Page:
Separate phone, pocket PC and sat-nav? Tsk, tsk. The Mio A701 flies in the face of gadget multiples and perches in the hallowed halls of convergence.
It's a phone-shaped device and its triband functionality means it works almost anywhere in the world, though it's GPRS only - don't expect high-speed 3G downloading or video calling. For satellite navigation aficionados, the A701 packs a latest generation SiRFstarIII chipset into its compact form. That means it won't lose signal near tall buildings. Its hefty processor should tear through mapping tasks, too. You can specify the software.
Thanks to its potency, the A701 will doubtless make a fine fist of its multimedia tasks. A 1.3MP camera with video recording capability heads things up, while Media Player 10 handles the DRMed WMAs and WMVs, as well as MP3s and WAVs. You can download TCPMP freeware for more format support. And games should look great on the touch-sensitive screen. Like any device running Windows Mobile 5.0, the A701 is a fully functioning, tiny PC.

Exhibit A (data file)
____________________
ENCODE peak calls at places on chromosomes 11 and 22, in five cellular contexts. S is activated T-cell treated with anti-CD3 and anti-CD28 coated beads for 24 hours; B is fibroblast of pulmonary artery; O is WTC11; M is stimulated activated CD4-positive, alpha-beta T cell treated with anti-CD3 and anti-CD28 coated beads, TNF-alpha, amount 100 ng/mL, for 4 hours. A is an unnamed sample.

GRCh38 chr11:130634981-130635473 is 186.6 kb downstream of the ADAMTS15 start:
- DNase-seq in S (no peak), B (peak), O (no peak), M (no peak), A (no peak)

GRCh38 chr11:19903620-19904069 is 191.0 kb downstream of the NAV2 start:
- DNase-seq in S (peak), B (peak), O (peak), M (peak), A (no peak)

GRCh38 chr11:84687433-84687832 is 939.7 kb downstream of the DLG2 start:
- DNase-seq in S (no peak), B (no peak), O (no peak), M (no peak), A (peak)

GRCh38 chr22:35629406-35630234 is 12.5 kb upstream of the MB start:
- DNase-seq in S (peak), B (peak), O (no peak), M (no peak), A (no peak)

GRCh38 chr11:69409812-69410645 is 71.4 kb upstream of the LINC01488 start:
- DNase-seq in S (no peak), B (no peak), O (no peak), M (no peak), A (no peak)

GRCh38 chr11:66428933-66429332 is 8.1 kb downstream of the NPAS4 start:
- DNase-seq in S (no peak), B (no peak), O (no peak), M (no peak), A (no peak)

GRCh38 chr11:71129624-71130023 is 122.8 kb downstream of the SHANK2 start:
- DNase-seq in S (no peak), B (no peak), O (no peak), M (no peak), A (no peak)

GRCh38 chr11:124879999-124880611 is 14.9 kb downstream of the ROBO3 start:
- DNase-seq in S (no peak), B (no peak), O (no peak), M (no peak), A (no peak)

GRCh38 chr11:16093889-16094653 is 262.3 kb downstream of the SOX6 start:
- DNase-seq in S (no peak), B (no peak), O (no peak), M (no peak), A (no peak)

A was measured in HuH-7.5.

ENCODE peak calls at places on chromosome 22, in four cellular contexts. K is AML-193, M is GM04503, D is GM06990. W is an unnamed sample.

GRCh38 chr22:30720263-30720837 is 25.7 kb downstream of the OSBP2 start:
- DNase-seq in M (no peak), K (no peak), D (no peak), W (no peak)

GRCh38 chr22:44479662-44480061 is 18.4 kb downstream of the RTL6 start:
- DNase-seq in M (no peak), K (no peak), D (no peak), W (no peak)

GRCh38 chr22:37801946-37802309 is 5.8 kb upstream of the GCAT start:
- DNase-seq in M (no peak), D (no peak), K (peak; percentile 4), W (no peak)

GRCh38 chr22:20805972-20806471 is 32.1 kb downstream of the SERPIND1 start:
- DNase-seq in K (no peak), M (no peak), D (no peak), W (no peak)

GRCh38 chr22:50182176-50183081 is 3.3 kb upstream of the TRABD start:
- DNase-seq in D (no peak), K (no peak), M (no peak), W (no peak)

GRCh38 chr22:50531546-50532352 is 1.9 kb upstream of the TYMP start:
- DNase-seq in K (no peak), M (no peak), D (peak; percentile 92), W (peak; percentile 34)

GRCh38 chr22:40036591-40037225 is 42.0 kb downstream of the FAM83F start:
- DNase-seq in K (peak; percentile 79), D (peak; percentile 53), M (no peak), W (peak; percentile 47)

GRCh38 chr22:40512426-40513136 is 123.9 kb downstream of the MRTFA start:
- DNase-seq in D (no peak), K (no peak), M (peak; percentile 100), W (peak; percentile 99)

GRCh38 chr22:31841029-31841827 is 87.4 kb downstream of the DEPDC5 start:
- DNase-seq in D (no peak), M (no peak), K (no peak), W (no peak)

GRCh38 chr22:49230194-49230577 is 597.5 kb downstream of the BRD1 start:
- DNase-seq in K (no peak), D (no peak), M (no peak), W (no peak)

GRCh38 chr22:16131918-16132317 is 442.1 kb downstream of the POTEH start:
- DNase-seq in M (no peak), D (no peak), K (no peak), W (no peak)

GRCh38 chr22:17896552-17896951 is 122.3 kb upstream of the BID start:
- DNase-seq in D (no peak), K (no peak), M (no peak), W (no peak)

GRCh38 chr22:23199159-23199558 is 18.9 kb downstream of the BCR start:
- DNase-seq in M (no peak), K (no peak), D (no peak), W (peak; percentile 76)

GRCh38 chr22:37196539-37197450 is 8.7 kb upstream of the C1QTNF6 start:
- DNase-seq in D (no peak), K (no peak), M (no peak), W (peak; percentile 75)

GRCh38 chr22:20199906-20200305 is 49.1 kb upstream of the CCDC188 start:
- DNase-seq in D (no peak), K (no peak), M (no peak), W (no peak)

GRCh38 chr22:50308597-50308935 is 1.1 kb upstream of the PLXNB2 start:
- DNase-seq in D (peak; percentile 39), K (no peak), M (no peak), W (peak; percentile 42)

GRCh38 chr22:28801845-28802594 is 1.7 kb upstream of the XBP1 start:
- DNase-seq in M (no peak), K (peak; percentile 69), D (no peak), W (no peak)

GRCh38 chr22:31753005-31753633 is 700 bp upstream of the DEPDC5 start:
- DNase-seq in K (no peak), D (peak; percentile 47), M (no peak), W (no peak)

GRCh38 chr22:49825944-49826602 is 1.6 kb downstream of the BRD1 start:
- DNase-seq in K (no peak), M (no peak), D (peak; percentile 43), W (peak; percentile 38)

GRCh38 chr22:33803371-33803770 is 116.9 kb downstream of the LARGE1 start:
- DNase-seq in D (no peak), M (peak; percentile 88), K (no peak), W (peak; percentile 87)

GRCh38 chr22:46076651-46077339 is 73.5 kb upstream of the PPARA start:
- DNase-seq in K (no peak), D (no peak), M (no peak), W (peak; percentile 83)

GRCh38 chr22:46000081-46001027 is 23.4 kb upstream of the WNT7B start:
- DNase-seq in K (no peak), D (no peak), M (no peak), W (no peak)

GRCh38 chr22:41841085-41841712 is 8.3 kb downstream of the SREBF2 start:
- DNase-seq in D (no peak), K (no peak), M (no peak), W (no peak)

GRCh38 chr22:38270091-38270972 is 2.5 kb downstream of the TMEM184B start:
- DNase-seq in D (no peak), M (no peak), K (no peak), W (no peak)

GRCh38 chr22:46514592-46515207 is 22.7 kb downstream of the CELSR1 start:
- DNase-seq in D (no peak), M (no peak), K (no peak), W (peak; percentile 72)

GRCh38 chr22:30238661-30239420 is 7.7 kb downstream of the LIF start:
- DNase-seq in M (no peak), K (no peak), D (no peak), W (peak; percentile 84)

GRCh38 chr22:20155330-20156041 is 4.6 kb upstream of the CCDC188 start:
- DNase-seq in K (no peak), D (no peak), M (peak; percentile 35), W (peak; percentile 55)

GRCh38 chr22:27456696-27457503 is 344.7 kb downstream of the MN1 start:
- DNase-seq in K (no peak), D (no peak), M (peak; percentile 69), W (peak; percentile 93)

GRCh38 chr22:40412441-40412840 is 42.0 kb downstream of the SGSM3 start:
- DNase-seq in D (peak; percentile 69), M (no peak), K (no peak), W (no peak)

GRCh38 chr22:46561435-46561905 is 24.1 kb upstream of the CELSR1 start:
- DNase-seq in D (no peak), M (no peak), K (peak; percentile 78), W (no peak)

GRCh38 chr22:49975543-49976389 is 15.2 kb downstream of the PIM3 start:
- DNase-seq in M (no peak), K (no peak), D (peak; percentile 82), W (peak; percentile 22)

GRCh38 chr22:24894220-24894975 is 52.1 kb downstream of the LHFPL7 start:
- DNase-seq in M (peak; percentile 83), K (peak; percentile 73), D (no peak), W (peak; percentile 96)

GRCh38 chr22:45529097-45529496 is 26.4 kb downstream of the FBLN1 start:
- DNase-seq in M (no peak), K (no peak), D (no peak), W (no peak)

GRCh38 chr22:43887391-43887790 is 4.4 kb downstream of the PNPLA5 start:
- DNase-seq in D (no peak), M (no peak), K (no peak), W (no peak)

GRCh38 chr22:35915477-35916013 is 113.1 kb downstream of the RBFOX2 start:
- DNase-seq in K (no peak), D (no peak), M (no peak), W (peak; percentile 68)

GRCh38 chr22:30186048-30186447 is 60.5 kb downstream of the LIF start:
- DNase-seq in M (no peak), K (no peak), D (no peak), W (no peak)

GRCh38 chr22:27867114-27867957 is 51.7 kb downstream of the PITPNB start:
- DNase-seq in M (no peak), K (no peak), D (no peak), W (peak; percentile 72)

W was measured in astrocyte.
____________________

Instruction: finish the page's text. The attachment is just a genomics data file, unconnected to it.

Standard software includes mobile versions of Word, Excel, Powerpoint and Internet Explorer.
Bluetooth connectivity is present and correct. But
Wi-fi is woefully lacking.
The Chocolate apes the ill-fated Olympus m:robe MR100's liquid nitrogen-cool, red-LED-on-dark-background style. It has a standard 1.3MP camera, but you'll cherish its slim, sliding 15mm form.
This 8800 has the same guts as the original model - triband calling, immaculate sliding mechanism, reinforced glass screen and rudimentary SVGA camera - but the special metallic black finish marks it out.
There are three new flavours of V3i to celebrate. You can now pick a 1.23MP, Transflash-toting Motorola to match your curtains, thanks to these oh-so-classy new maroon, violet and dark blue finishes.
Mio A701: from £450
LG Chocolate: £tba (due May)
Nokia 8800 in black: £1,500
Motorola Razr V3i: £tba